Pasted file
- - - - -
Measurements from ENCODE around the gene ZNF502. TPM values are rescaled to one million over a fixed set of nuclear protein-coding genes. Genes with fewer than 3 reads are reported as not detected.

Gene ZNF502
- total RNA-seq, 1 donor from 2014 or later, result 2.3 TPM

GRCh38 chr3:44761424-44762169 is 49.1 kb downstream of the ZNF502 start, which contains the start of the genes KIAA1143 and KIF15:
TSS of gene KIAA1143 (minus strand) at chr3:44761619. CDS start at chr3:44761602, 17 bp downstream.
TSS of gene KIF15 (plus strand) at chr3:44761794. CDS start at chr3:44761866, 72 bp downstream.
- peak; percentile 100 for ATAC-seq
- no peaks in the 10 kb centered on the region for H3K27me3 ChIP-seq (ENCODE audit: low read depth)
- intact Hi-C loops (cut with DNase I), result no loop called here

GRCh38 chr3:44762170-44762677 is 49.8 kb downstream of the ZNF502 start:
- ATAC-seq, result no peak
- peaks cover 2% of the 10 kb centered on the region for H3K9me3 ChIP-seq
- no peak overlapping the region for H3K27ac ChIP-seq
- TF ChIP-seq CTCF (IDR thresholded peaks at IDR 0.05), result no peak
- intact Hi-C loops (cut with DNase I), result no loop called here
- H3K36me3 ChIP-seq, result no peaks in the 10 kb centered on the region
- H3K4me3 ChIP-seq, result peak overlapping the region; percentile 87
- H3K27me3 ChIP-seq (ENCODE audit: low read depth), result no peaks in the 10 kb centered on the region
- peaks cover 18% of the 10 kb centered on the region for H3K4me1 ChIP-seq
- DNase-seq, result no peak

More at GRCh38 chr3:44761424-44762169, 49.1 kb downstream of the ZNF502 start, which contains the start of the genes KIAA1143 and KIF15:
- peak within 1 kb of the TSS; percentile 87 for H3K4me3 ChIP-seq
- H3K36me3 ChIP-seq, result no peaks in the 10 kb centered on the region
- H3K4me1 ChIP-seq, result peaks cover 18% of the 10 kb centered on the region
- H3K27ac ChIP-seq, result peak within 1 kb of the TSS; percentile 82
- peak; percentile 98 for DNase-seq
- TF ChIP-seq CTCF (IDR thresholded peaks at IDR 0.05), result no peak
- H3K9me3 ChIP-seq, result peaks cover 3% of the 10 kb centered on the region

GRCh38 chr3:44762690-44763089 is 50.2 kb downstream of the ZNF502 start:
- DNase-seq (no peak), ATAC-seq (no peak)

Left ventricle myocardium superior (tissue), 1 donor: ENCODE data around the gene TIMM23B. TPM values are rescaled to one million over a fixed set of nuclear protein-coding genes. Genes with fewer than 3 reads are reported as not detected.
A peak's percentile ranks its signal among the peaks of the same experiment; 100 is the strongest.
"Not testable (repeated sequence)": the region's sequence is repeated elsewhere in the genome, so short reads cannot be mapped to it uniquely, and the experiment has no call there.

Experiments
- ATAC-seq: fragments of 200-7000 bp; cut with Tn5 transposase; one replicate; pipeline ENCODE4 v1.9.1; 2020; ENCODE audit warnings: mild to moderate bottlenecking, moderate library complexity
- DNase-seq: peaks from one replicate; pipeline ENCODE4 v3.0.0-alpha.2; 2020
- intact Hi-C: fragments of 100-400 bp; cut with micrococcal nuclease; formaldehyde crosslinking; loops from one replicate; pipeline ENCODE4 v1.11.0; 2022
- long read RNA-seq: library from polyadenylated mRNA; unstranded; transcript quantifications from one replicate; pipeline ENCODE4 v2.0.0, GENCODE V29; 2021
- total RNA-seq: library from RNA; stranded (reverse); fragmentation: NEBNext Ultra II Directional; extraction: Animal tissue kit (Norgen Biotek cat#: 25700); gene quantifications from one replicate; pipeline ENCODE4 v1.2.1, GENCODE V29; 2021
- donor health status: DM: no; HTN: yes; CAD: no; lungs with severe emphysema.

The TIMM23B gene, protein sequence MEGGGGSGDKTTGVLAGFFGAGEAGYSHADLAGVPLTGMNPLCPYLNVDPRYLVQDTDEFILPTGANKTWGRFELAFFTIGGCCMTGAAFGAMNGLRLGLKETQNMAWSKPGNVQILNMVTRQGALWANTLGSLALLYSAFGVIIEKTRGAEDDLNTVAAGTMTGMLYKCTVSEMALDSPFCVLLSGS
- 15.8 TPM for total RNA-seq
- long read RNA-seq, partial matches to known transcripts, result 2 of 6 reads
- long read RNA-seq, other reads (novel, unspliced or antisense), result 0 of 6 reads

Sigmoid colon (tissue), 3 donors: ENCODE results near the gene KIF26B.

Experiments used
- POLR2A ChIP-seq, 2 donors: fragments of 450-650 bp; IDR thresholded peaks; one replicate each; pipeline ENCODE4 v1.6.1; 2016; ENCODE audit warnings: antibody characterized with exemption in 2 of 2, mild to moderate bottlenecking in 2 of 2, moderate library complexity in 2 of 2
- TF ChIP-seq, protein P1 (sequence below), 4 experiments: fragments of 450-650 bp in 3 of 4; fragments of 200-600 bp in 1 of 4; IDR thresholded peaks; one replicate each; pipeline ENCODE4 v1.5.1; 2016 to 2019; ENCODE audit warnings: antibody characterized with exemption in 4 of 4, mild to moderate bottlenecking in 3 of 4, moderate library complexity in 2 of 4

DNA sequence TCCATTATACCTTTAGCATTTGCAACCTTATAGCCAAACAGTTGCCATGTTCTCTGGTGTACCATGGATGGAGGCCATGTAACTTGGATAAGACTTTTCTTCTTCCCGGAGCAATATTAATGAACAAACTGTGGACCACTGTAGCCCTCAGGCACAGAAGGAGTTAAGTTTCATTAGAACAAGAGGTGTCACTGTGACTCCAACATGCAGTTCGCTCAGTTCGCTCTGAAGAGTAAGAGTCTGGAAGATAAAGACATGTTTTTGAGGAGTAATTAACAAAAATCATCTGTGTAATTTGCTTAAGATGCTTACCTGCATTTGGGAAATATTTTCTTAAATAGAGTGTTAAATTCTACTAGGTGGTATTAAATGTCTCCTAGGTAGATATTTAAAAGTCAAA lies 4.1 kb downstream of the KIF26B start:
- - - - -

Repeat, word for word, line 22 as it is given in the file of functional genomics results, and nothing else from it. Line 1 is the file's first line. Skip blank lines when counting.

- peak within 1 kb of the TSS; percentile 87 for H3K4me3 ChIP-seq